The South West Coast Path is the UK's longest National Trail and one of the top ten walking routes in the world. It snakes, dips and rises continuously on its way through a staggering 1014km (630 miles) of pristine coastline, 450 miles of which is through nationally protected areas. It's a challenge too; walking the entire South West Coast Path is the equivalent to scaling Mount Everest four times! From towering cliffs to hidden coves, ghostly tin mines to lush subtropical wooded creeks. One minute a dramatic rock theatre hewn out of the cliffs, the next a prehistoric fossilized forest or a 20thC Art Deco Island Hotel. What sets The South West Coast Path apart from other trails is that around almost every corner is yet another surprise as you retrace the footsteps and histories of the tin miners, fisherman, smugglers, wreckers and the customs men who chased them.
I was going to email you sooner but we're still on vacation. We had a wonderful trip walking the Pembrokeshire coast path for 5 days. The inns and hosts were great and our luggage was always delivered on time. You made our vacation stress free. We had some wind and rain the first two days but after that it was sunny and warm.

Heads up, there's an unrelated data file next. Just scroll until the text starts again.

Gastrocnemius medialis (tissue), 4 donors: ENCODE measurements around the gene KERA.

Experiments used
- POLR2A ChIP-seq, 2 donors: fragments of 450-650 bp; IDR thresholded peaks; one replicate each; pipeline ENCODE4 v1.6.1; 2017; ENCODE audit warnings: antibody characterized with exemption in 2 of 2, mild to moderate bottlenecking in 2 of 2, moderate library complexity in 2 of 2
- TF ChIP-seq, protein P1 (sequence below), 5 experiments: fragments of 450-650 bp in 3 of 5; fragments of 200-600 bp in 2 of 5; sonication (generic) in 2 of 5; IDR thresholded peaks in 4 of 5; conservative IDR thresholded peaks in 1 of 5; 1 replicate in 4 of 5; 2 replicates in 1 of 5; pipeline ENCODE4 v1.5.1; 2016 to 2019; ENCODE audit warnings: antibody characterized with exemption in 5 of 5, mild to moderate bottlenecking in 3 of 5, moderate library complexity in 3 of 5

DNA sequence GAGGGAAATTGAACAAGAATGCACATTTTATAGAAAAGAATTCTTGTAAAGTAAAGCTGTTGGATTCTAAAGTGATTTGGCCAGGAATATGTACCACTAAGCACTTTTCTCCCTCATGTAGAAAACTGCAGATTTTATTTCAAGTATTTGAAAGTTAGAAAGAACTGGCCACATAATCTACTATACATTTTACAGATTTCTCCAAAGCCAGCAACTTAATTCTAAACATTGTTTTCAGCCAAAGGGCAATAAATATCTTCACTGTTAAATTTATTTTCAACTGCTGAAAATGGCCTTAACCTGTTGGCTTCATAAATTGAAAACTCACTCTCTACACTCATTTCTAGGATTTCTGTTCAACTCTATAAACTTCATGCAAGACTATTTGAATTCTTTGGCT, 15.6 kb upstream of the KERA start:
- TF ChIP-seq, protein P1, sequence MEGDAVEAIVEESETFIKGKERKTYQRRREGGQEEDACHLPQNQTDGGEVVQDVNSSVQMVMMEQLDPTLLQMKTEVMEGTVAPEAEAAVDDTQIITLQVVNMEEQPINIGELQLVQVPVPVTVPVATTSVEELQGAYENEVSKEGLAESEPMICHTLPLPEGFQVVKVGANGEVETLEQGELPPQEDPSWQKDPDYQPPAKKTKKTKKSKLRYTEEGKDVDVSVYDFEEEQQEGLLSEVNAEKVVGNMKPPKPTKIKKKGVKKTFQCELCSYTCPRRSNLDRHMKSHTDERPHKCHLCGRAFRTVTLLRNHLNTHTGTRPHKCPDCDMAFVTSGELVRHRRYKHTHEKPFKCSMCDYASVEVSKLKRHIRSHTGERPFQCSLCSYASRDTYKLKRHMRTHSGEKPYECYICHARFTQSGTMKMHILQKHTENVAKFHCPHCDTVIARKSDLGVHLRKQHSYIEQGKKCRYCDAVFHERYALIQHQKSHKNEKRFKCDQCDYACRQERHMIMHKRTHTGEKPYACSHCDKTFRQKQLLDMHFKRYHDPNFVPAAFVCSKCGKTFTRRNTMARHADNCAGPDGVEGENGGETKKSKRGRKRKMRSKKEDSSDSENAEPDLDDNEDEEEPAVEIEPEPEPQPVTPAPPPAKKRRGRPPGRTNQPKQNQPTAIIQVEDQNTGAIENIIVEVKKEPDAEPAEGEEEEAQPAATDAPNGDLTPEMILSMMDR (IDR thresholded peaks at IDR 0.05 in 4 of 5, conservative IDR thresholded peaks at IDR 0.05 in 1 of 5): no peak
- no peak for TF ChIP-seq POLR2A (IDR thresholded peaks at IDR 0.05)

Aloha Damon and everyone, We have completed our Pembrokeshire walk and had a wonderful time.
Your detailed itinerary was great. In particular, we did the two tidal estuaries at the lowest of tides and in the brightest of sun. In fact we had no rain on our walking and often very nice sun. Your notes ensured we hit all the key highlights. We especially enjoyed our day walking among the Puffins on Skomer Island. And also the wonderful flowers along coast. Mahalo for your arrangements. We look forward to working with you on our next long walk. We are now in London and leave Sat to walk day hikes with HF in Slovenia.
Hello - I had a wonderful time in Pembrokeshire. Even though one day was disgustingly wet (but not cold).
The scenery was magnificent. I loved the wildflowers especially. And the castles. And the villages. And the sea vistas. Some stormy seas would have been the icing on the cake. The sea was dead flat.